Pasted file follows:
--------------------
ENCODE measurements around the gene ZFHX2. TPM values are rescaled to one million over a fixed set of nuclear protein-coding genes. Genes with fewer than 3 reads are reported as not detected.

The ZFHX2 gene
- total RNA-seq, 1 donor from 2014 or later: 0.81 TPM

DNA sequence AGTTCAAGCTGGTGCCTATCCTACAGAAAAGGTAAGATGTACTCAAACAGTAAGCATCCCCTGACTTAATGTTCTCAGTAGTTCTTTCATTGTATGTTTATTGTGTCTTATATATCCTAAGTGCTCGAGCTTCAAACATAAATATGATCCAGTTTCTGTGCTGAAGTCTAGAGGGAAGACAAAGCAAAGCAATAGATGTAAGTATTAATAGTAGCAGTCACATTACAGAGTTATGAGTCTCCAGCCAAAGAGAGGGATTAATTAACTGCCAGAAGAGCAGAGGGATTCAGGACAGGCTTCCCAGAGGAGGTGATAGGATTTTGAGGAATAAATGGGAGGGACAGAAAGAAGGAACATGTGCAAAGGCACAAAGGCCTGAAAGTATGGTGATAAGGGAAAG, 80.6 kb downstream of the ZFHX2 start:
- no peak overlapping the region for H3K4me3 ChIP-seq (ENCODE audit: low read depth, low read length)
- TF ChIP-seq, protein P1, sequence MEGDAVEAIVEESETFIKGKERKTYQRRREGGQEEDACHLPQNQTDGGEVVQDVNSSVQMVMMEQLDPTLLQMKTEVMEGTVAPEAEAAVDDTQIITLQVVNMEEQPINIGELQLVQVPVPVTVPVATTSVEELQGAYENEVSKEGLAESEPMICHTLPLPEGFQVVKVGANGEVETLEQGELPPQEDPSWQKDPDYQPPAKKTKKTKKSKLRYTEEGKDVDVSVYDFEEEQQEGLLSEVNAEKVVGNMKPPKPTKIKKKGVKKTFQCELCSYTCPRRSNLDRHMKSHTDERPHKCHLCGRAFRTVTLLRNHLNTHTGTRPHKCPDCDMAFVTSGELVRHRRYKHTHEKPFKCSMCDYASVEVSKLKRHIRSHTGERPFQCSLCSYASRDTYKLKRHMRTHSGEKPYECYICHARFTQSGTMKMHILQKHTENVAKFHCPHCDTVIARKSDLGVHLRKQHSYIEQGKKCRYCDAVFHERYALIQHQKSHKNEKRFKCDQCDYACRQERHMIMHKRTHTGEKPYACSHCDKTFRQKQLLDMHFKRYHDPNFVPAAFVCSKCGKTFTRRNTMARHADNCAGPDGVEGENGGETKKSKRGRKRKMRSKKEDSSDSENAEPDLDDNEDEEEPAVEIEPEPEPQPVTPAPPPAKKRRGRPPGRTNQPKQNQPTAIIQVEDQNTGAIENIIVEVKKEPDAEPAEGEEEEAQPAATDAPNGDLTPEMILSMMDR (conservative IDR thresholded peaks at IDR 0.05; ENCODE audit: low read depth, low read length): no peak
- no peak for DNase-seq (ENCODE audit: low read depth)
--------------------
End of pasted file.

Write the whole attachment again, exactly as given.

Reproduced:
ENCODE measurements around the gene ZFHX2. TPM values are rescaled to one million over a fixed set of nuclear protein-coding genes. Genes with fewer than 3 reads are reported as not detected.

The ZFHX2 gene
- total RNA-seq, 1 donor from 2014 or later: 0.81 TPM

DNA sequence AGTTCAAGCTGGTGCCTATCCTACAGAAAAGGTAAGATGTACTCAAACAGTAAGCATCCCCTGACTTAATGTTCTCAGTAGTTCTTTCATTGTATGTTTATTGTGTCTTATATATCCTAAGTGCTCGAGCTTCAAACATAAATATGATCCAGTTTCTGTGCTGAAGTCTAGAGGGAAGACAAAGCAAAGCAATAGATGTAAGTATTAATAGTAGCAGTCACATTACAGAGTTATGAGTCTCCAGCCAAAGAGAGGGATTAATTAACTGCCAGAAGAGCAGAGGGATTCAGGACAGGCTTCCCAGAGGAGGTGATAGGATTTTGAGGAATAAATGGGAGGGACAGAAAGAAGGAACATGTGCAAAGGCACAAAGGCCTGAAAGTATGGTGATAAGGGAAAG, 80.6 kb downstream of the ZFHX2 start:
- no peak overlapping the region for H3K4me3 ChIP-seq (ENCODE audit: low read depth, low read length)
- TF ChIP-seq, protein P1, sequence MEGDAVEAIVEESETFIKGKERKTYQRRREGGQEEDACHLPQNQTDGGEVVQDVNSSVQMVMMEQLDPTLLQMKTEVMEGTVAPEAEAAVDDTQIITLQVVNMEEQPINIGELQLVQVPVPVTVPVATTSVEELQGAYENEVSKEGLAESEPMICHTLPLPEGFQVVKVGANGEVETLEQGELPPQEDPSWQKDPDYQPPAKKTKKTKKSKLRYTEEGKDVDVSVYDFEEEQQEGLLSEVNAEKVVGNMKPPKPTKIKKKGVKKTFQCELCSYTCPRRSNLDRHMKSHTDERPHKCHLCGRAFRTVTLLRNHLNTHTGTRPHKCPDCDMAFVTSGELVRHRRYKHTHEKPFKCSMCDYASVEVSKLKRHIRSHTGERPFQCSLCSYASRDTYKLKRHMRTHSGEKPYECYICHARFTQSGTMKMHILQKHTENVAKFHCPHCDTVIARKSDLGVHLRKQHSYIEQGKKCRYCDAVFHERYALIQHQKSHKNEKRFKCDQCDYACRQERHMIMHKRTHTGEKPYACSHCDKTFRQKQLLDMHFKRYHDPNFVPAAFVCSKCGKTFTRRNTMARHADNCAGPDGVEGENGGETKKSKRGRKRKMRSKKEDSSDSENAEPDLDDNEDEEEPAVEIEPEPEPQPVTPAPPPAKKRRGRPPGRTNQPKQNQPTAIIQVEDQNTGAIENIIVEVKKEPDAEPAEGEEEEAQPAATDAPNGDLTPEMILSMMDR (conservative IDR thresholded peaks at IDR 0.05; ENCODE audit: low read depth, low read length): no peak
- no peak for DNase-seq (ENCODE audit: low read depth)